Bethan Laura Wood
"What this gun really shows is the human propensity to make the worst of its own intellectual power. Within a few years of the Wright brothers making human flight a reality, war planes took to the air. As soon as nuclear fission was achieved, it was used to destroy cities. Now, as soon as 3D printing opens up a new age of design, it is used to preach the might of the gun."
Sunday, 19 January 1919 – BerlinShooting is the worker's least effective weapon, amateurish and out-of-date, revolution in a romantic wrapper. [...]Perhaps that gives a hint as to how wars, through the growth of more effective forms of pressure, will come to be eliminated from the international scene. One day mass slaughter and artillery barrages will seem just as simple-minded and old-fashioned in conflicts between nations ans machine-guns do in class warfare. Economics, not military superiority, decided the [I] World War. It can be objected that economic agencies must within certain limits bow to military sanctions when the latter is capable of being forced on them. The blockade, for instance, was a military means of coercion in the defeat of Germany. Nonetheless, it remains an open question whether in modern conditions military coercion would achieve its object for long in the face of united opposition inside a plant or inside a country.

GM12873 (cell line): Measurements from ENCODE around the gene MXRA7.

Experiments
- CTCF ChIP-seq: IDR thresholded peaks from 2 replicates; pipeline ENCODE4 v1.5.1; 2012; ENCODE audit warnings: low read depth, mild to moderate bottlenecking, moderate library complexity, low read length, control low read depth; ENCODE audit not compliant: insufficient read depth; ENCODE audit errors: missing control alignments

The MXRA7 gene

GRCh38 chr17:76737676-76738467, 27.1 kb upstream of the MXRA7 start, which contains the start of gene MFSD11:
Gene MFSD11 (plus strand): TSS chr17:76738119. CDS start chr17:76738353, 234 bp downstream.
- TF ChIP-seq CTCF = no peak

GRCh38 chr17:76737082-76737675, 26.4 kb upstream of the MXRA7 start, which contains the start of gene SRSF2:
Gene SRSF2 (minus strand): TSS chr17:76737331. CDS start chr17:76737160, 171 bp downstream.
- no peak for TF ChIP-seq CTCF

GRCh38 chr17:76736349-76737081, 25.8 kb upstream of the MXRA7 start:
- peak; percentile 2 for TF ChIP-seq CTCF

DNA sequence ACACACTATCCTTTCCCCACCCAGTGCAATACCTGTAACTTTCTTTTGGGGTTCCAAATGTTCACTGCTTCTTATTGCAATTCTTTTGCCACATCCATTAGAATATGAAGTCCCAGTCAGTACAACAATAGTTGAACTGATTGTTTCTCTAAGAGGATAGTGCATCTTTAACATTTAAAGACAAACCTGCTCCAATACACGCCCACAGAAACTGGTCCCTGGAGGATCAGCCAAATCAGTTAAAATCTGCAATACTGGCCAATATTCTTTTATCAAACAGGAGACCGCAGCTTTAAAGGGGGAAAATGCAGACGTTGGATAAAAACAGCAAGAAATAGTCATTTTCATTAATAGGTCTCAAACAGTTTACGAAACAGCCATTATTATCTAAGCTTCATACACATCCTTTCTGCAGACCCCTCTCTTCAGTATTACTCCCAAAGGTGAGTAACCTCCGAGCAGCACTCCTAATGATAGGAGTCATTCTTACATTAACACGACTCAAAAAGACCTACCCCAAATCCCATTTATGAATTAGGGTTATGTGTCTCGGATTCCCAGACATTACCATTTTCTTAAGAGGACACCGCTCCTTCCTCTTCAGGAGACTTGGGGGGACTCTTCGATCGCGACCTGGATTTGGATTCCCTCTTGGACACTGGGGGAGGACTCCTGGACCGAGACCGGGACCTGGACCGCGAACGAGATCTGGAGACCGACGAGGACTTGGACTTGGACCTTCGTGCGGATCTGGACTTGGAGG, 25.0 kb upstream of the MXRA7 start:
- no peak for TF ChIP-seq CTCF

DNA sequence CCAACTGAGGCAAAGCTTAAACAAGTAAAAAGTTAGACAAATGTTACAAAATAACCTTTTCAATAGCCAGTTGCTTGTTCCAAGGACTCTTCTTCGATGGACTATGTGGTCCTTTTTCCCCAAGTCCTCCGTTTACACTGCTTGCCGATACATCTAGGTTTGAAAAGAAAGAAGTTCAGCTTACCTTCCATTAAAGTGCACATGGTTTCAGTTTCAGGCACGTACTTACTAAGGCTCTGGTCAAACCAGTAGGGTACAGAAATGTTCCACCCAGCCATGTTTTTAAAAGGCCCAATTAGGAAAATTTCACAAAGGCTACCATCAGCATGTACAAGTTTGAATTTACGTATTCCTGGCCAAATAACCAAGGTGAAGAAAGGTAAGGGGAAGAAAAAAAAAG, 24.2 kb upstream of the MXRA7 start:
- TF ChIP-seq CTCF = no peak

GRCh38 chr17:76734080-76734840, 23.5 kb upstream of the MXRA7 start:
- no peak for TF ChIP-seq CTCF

But as for me, I enjoy shooting a picture. Being present. It’s a way of saying, “Yes! Yes! Yes!” It’s like the last three words of Joyce’s “Ulysses,” which is one of the most tremendous works which have ever been written. It’s “Yes, yes, yes.” And photography is like that. It’s yes, yes, yes. And there are no maybes. All the maybes should go to the trash, because it’s an instant, it’s a moment, it’s there! And it’s respect of it and tremendous enjoyment to say, “Yes!” Even if it’s something you hate. Yes! It’s an affirmation.